Preservation ABCs: P is for Place

Preservation ABCs is a series that will work its way from A to Z, bringing words into conversation that are relevant to historic preservation, whether it’s an idea, feature or vocabulary term. The idea is to help you see preservation everywhere you look and wherever you go. Enjoy! See previous letters.

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P is for Place

Not a historic site, but this place means the world to me.

Not a historic site, but this place means the world to me.

Place is not a standard vocabulary term that you’ll find in an architectural dictionary or preservation textbook; however, “place” is an often used term in historic preservation.

A place can be a town, a building, a field, a park, a bridge, a crossroads, a mountain range or anything really. When asked what is your favorite place, what’s your answer? Whether ocean, town, building, nature, any place can be special to someone, and it’s likely that every place has a dear meaning to someone. As the National Trust campaign says, “This Place Matters.” Identifying a particular place and appreciating that place allows the intangible ideas of historic preservation to make sense by connecting them with the tangible elements of our past and present. These places are important because they are the basis for everyone to understand significance. Not every place is a historic resource, but every place can be significant in someone’s life. And great places, loved places make for strong communities and a better quality of life.

We also talk about planning concepts such as “third place” – the idea that a third place is somewhere that people feel comfortable and welcome, beyond the home and beyond the office. This can be anywhere, though usually it refers to a restaurant, café or other gathering place (something that can be incorporated into new urbanism ideas).

What does “place” mean to you? What is your favorite place?

Livability Essentials: Sidewalks

I love sidewalks. Seriously. Sidewalks create connectivity in neighborhoods and towns, which increases the livability and quality of life for the community members. Why? Children can walk on the sidewalks, safe out of the traveled lanes of traffic. Pedestrians, runners, dog walkers and everyone else can stroll or dash through town without having to constantly worry about a car swerving into the shoulder or a car door opening.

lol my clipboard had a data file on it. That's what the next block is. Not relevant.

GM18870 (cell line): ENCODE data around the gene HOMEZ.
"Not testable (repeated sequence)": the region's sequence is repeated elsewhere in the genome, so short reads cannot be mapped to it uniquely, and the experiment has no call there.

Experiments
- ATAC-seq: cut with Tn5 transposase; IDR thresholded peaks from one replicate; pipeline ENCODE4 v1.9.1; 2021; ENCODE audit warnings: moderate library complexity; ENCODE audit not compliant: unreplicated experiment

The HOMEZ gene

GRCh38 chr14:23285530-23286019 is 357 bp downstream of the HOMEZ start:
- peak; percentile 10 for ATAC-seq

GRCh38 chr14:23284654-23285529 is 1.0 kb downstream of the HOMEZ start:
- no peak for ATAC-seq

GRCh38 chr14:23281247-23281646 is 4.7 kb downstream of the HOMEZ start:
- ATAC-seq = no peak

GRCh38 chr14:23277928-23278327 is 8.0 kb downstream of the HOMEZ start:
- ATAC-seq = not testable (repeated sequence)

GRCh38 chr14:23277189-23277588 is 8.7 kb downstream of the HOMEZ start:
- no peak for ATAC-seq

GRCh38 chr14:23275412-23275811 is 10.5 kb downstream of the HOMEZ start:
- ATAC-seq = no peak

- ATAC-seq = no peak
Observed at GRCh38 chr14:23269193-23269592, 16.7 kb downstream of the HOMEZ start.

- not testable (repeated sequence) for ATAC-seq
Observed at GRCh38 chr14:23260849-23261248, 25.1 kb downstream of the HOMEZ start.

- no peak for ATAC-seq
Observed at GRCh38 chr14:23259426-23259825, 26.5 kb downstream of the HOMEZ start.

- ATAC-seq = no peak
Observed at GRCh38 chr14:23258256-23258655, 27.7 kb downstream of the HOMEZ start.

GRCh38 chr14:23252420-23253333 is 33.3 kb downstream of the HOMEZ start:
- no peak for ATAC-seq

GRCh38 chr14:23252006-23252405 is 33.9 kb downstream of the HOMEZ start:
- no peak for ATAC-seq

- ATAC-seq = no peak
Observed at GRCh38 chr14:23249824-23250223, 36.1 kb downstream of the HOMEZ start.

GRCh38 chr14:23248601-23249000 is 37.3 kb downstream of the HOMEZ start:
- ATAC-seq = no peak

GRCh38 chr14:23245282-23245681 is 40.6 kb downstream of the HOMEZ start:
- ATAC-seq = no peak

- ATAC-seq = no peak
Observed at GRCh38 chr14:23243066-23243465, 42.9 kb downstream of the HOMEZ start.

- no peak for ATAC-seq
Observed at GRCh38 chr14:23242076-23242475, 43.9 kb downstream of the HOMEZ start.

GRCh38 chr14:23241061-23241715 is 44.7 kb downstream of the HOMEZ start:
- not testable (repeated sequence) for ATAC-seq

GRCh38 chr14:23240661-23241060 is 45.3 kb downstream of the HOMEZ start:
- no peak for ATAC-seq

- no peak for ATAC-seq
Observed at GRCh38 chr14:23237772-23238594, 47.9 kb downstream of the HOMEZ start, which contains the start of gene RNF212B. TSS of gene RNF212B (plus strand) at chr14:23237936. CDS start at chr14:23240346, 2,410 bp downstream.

Sidewalk in Jamaica, VT.

The visual connectivity of sidewalks is important, as much as the functional aspects. Sidewalks are a transition zone between private property and the public road; within this transition zone, people can stop and talk if they’d like. It is almost like the “third place” – a meeting place – (almost) in the street. Sidewalks create neater looking neighborhoods and in general, aesthetically pleasing corridors improve sense of place and quality of life. Additionally, sidewalks signal a residential setting, which then causes slower traffic; sidewalks can be traffic calming devices.

However, many rural towns do not have sidewalks. In some areas, they are not feasible because the cost would be too great for construction and maintenance, simply due to the distance that would necessary. In such cases, people are lucky if the road shoulders are wide enough for safe cycling, walking and running. Unfortunately there are many state highways and roads in Vermont that are very narrow and, although, they are bike routes, they are not safe for the beginning cyclist or children. There are “share the road” programs, but if you’ve ever had to pass a cyclist on the road and have encountered oncoming traffic, you know how dangerous these instances can be. Wider shoulders or separate bike lanes would be a much better solution.

At the very least, village centers should have formal, concrete sidewalks rather than gravel shoulder/path combinations. I feel safer on a sidewalk as a runner and as a pedestrian; I imagine parents want their children on sidewalks as they wander to and from school and other activities.

Long story short; in general, when in a residential setting, sidewalks are appropriate and improve the quality of life and the walkability/mobility through town (historic district or not). When are they not appropriate? When the population of an area is dispersed and sidewalks would not connect logical places. In those situations, it is time to consider safer pedestrian and cyclist transit lanes.

What are your thoughts on sidewalks? Love? Impartial? Unnecessary? Vital?

July 2008 Issue

Click below for the latest issue of Preservation in Pink! (Volume II, Issue 1).  I know it’s been a while, but the good news is that this issue is bigger and has more travel photographs!  Topics include Penn Station, Going Green, Living as a Preservationist, Travel, Media, and Third Place. Enjoy and send any feedback my way.  Thanks!

 

 Preservation in Pink July 2008